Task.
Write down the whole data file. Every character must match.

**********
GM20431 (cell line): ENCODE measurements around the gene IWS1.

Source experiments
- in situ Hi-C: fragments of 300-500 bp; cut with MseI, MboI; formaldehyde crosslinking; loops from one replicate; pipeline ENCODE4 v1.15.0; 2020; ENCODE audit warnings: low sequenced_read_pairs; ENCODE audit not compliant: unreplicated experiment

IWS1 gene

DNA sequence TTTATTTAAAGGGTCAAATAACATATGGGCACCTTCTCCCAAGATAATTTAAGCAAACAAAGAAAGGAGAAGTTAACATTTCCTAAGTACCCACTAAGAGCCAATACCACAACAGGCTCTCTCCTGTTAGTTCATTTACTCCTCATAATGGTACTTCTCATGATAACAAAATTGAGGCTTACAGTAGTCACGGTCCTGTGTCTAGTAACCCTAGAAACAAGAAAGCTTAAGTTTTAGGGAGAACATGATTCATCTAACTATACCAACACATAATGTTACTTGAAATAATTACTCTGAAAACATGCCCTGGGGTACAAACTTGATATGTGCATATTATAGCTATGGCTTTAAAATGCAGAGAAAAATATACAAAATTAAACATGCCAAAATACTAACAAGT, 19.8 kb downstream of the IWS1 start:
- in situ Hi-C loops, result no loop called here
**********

GM20431 (cell line): ENCODE measurements around the gene IWS1.

Source experiments
- in situ Hi-C: fragments of 300-500 bp; cut with MseI, MboI; formaldehyde crosslinking; loops from one replicate; pipeline ENCODE4 v1.15.0; 2020; ENCODE audit warnings: low sequenced_read_pairs; ENCODE audit not compliant: unreplicated experiment

IWS1 gene

DNA sequence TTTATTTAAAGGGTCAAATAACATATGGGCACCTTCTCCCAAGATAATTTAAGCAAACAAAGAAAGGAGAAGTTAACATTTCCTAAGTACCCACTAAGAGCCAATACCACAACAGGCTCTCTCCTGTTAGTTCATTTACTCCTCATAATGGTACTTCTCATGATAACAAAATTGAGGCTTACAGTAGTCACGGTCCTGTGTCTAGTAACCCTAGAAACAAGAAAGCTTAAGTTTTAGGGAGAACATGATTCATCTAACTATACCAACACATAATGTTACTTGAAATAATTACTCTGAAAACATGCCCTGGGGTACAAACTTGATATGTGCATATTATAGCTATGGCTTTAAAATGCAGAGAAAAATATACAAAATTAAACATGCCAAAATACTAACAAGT, 19.8 kb downstream of the IWS1 start:
- in situ Hi-C loops, result no loop called here